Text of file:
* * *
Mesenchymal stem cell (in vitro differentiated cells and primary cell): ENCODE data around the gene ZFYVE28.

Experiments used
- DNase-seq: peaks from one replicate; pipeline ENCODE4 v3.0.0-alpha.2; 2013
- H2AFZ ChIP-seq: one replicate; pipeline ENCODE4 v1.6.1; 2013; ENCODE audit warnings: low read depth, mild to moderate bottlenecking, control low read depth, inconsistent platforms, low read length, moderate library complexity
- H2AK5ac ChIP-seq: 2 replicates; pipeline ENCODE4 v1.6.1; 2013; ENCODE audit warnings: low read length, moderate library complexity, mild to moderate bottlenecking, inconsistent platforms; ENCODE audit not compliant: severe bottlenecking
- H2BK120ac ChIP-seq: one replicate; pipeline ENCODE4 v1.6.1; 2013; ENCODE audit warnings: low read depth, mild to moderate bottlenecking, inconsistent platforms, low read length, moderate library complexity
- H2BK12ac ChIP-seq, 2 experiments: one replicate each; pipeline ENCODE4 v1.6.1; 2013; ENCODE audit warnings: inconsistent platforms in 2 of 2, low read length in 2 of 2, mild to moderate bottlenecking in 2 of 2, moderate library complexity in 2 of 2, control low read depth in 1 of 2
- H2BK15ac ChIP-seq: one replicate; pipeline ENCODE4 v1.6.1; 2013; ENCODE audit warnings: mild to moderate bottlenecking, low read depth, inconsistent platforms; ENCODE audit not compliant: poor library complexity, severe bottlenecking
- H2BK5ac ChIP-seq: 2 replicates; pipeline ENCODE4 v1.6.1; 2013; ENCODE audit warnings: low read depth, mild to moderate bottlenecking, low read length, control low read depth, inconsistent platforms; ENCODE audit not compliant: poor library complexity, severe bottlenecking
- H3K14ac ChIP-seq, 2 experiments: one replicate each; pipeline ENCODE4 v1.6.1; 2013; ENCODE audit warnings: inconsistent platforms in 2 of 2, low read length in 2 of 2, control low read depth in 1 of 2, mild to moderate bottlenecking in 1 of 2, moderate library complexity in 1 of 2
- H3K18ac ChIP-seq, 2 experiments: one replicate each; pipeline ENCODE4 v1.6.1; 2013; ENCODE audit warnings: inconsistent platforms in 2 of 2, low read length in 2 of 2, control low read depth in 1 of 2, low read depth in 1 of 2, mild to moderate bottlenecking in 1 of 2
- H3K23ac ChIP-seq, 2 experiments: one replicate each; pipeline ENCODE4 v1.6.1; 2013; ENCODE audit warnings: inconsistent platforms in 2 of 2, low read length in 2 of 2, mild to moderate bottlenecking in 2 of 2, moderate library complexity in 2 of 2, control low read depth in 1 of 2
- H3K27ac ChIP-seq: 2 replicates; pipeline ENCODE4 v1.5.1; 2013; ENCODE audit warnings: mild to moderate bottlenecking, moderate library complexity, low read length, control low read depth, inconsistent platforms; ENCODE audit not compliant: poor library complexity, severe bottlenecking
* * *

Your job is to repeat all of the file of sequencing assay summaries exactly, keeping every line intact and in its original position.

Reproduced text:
Mesenchymal stem cell (in vitro differentiated cells and primary cell): ENCODE data around the gene ZFYVE28.

Experiments used
- DNase-seq: peaks from one replicate; pipeline ENCODE4 v3.0.0-alpha.2; 2013
- H2AFZ ChIP-seq: one replicate; pipeline ENCODE4 v1.6.1; 2013; ENCODE audit warnings: low read depth, mild to moderate bottlenecking, control low read depth, inconsistent platforms, low read length, moderate library complexity
- H2AK5ac ChIP-seq: 2 replicates; pipeline ENCODE4 v1.6.1; 2013; ENCODE audit warnings: low read length, moderate library complexity, mild to moderate bottlenecking, inconsistent platforms; ENCODE audit not compliant: severe bottlenecking
- H2BK120ac ChIP-seq: one replicate; pipeline ENCODE4 v1.6.1; 2013; ENCODE audit warnings: low read depth, mild to moderate bottlenecking, inconsistent platforms, low read length, moderate library complexity
- H2BK12ac ChIP-seq, 2 experiments: one replicate each; pipeline ENCODE4 v1.6.1; 2013; ENCODE audit warnings: inconsistent platforms in 2 of 2, low read length in 2 of 2, mild to moderate bottlenecking in 2 of 2, moderate library complexity in 2 of 2, control low read depth in 1 of 2
- H2BK15ac ChIP-seq: one replicate; pipeline ENCODE4 v1.6.1; 2013; ENCODE audit warnings: mild to moderate bottlenecking, low read depth, inconsistent platforms; ENCODE audit not compliant: poor library complexity, severe bottlenecking
- H2BK5ac ChIP-seq: 2 replicates; pipeline ENCODE4 v1.6.1; 2013; ENCODE audit warnings: low read depth, mild to moderate bottlenecking, low read length, control low read depth, inconsistent platforms; ENCODE audit not compliant: poor library complexity, severe bottlenecking
- H3K14ac ChIP-seq, 2 experiments: one replicate each; pipeline ENCODE4 v1.6.1; 2013; ENCODE audit warnings: inconsistent platforms in 2 of 2, low read length in 2 of 2, control low read depth in 1 of 2, mild to moderate bottlenecking in 1 of 2, moderate library complexity in 1 of 2
- H3K18ac ChIP-seq, 2 experiments: one replicate each; pipeline ENCODE4 v1.6.1; 2013; ENCODE audit warnings: inconsistent platforms in 2 of 2, low read length in 2 of 2, control low read depth in 1 of 2, low read depth in 1 of 2, mild to moderate bottlenecking in 1 of 2
- H3K23ac ChIP-seq, 2 experiments: one replicate each; pipeline ENCODE4 v1.6.1; 2013; ENCODE audit warnings: inconsistent platforms in 2 of 2, low read length in 2 of 2, mild to moderate bottlenecking in 2 of 2, moderate library complexity in 2 of 2, control low read depth in 1 of 2
- H3K27ac ChIP-seq: 2 replicates; pipeline ENCODE4 v1.5.1; 2013; ENCODE audit warnings: mild to moderate bottlenecking, moderate library complexity, low read length, control low read depth, inconsistent platforms; ENCODE audit not compliant: poor library complexity, severe bottlenecking